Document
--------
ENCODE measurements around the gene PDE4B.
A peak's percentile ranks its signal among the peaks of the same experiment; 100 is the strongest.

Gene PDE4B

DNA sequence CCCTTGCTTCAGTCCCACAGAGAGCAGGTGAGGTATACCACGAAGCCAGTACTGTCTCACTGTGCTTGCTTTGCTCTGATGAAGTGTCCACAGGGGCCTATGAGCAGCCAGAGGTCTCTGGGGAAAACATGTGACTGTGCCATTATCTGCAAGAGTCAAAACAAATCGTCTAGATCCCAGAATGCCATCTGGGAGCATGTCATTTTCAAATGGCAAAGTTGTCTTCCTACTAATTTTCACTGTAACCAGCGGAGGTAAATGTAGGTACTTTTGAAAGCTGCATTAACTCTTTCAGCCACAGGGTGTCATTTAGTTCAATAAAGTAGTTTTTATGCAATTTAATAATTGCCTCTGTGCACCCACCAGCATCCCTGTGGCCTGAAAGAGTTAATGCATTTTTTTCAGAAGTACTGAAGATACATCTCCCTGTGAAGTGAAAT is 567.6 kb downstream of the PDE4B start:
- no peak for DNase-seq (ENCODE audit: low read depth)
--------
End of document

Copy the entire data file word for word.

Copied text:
ENCODE measurements around the gene PDE4B.
A peak's percentile ranks its signal among the peaks of the same experiment; 100 is the strongest.

Gene PDE4B

DNA sequence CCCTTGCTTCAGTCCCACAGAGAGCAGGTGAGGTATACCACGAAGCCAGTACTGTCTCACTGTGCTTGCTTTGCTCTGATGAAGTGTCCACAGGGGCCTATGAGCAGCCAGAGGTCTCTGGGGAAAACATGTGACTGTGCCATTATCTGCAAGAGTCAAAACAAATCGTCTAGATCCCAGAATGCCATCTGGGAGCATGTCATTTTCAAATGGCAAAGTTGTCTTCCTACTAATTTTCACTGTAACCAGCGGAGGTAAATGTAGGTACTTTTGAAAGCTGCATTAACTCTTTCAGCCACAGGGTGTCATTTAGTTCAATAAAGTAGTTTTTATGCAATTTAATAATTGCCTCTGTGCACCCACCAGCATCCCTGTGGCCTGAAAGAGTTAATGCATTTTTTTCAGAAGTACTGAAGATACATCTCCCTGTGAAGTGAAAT is 567.6 kb downstream of the PDE4B start:
- no peak for DNase-seq (ENCODE audit: low read depth)